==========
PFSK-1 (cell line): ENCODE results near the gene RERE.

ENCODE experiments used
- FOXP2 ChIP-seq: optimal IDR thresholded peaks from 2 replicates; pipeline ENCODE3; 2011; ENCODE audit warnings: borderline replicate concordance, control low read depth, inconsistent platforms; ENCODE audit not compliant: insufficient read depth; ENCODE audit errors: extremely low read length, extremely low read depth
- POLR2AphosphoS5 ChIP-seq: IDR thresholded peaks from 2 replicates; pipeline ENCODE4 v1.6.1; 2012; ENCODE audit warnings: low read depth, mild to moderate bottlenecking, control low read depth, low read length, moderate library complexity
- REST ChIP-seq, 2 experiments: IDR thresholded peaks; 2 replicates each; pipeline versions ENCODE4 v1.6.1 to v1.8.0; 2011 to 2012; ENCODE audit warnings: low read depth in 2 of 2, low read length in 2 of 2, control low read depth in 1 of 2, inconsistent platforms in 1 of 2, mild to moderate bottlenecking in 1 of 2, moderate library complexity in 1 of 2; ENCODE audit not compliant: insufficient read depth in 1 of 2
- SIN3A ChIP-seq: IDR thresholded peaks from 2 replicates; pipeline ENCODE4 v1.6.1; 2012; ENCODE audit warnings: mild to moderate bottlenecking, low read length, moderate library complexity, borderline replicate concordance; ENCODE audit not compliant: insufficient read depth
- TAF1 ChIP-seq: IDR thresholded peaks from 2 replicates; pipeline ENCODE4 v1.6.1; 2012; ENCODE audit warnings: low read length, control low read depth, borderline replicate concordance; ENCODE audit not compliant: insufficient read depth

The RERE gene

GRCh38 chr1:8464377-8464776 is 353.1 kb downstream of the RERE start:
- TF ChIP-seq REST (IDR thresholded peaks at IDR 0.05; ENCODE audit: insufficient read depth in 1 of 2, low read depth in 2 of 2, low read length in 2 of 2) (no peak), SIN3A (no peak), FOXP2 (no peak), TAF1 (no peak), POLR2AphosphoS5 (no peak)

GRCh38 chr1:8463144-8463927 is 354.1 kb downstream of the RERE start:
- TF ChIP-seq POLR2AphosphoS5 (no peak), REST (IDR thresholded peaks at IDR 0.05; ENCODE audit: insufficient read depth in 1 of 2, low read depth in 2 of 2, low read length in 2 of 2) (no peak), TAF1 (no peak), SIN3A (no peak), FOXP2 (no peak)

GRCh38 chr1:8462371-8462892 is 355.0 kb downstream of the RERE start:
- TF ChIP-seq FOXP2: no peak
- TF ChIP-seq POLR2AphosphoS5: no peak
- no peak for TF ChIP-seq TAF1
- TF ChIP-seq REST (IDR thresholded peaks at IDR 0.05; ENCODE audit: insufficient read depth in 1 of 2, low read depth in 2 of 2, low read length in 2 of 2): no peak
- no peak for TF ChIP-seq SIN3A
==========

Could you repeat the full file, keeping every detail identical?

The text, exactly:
PFSK-1 (cell line): ENCODE results near the gene RERE.

ENCODE experiments used
- FOXP2 ChIP-seq: optimal IDR thresholded peaks from 2 replicates; pipeline ENCODE3; 2011; ENCODE audit warnings: borderline replicate concordance, control low read depth, inconsistent platforms; ENCODE audit not compliant: insufficient read depth; ENCODE audit errors: extremely low read length, extremely low read depth
- POLR2AphosphoS5 ChIP-seq: IDR thresholded peaks from 2 replicates; pipeline ENCODE4 v1.6.1; 2012; ENCODE audit warnings: low read depth, mild to moderate bottlenecking, control low read depth, low read length, moderate library complexity
- REST ChIP-seq, 2 experiments: IDR thresholded peaks; 2 replicates each; pipeline versions ENCODE4 v1.6.1 to v1.8.0; 2011 to 2012; ENCODE audit warnings: low read depth in 2 of 2, low read length in 2 of 2, control low read depth in 1 of 2, inconsistent platforms in 1 of 2, mild to moderate bottlenecking in 1 of 2, moderate library complexity in 1 of 2; ENCODE audit not compliant: insufficient read depth in 1 of 2
- SIN3A ChIP-seq: IDR thresholded peaks from 2 replicates; pipeline ENCODE4 v1.6.1; 2012; ENCODE audit warnings: mild to moderate bottlenecking, low read length, moderate library complexity, borderline replicate concordance; ENCODE audit not compliant: insufficient read depth
- TAF1 ChIP-seq: IDR thresholded peaks from 2 replicates; pipeline ENCODE4 v1.6.1; 2012; ENCODE audit warnings: low read length, control low read depth, borderline replicate concordance; ENCODE audit not compliant: insufficient read depth

The RERE gene

GRCh38 chr1:8464377-8464776 is 353.1 kb downstream of the RERE start:
- TF ChIP-seq REST (IDR thresholded peaks at IDR 0.05; ENCODE audit: insufficient read depth in 1 of 2, low read depth in 2 of 2, low read length in 2 of 2) (no peak), SIN3A (no peak), FOXP2 (no peak), TAF1 (no peak), POLR2AphosphoS5 (no peak)

GRCh38 chr1:8463144-8463927 is 354.1 kb downstream of the RERE start:
- TF ChIP-seq POLR2AphosphoS5 (no peak), REST (IDR thresholded peaks at IDR 0.05; ENCODE audit: insufficient read depth in 1 of 2, low read depth in 2 of 2, low read length in 2 of 2) (no peak), TAF1 (no peak), SIN3A (no peak), FOXP2 (no peak)

GRCh38 chr1:8462371-8462892 is 355.0 kb downstream of the RERE start:
- TF ChIP-seq FOXP2: no peak
- TF ChIP-seq POLR2AphosphoS5: no peak
- no peak for TF ChIP-seq TAF1
- TF ChIP-seq REST (IDR thresholded peaks at IDR 0.05; ENCODE audit: insufficient read depth in 1 of 2, low read depth in 2 of 2, low read length in 2 of 2): no peak
- no peak for TF ChIP-seq SIN3A